"This wasn't the first tie that I'd come close to death, but it was the first time I'd been involved in this part of it, this strange, terrible saying goodbye to someone you've loved."
These are Vicky Austin's thoughts as she stands near Commander Rodney's grave while her grandfather, who himself is dying of cancer, recites the funeral service. Watching his condition deteriorate over that long summer is almost more than she can bear. Then, in the midst of her struggle, she finds herself the center of attention for three young men. Leo, Commander Rodney's son, turns to her as an old friend seeki comfort but longing for romance. Zachary, whose attempted suicide inadvertently cauesd Commander Rodney's death, sees her as the one sane and normal person who can give some meaning ot his life. And Adam, a serious young student working at the nearby marine-biology station, discvoers Vicky, his friend's little sister, incipient telepathic powers that can help him with his experiments in dolphin communications. Vicky finds solace and brief moments of peace in her poetry, but life goes on around her, and the strain intensifies as she confromts matters of love and of death, of dependence and of responsibility, universal concerns that we all must face. The inevitable crisis comes and Vicky must rely on openness, sensitivity, and the love of others to overcome her private grief. Once again, Madeleine L'Engle has written a story that reveals in the drama of vividly portrayed characters and events the spiritual and moral dimensions of common human experiences.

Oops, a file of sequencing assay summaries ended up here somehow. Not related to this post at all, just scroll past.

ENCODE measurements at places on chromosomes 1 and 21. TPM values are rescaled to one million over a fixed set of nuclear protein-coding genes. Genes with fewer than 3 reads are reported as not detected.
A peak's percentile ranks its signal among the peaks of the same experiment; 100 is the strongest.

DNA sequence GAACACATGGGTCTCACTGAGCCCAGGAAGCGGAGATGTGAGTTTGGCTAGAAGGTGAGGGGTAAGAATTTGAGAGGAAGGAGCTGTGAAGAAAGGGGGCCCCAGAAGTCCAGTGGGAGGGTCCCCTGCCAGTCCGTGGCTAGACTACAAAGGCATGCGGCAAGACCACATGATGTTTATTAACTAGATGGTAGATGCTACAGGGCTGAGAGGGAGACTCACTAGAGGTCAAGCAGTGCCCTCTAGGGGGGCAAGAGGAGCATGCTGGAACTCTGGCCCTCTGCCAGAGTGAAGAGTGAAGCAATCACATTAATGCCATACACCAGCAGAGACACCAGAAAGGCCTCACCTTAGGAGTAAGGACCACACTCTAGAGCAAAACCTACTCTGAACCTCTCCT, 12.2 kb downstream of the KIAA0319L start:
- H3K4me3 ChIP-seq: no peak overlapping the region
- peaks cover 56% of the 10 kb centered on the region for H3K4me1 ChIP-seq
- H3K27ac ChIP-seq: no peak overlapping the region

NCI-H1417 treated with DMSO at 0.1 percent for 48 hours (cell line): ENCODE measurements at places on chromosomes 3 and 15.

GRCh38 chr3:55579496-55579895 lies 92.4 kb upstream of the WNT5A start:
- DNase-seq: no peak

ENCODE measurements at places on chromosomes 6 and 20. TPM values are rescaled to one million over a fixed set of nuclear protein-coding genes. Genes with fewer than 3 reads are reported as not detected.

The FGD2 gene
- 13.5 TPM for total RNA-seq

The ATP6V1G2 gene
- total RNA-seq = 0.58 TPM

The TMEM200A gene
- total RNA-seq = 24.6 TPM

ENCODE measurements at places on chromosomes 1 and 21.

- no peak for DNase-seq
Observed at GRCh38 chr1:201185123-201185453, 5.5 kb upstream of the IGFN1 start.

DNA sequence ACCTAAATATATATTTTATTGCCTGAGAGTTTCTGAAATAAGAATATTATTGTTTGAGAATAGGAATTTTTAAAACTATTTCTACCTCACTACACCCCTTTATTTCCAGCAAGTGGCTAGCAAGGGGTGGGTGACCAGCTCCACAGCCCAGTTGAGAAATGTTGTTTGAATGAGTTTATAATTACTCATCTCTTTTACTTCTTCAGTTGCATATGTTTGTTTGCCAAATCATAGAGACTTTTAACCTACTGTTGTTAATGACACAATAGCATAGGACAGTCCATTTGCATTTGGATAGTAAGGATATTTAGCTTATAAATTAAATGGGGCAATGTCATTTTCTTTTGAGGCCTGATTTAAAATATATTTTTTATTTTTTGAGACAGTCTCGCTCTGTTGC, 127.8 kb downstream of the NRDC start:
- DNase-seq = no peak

A Ring of Endless Light is a 1981 Newbery Honor Book.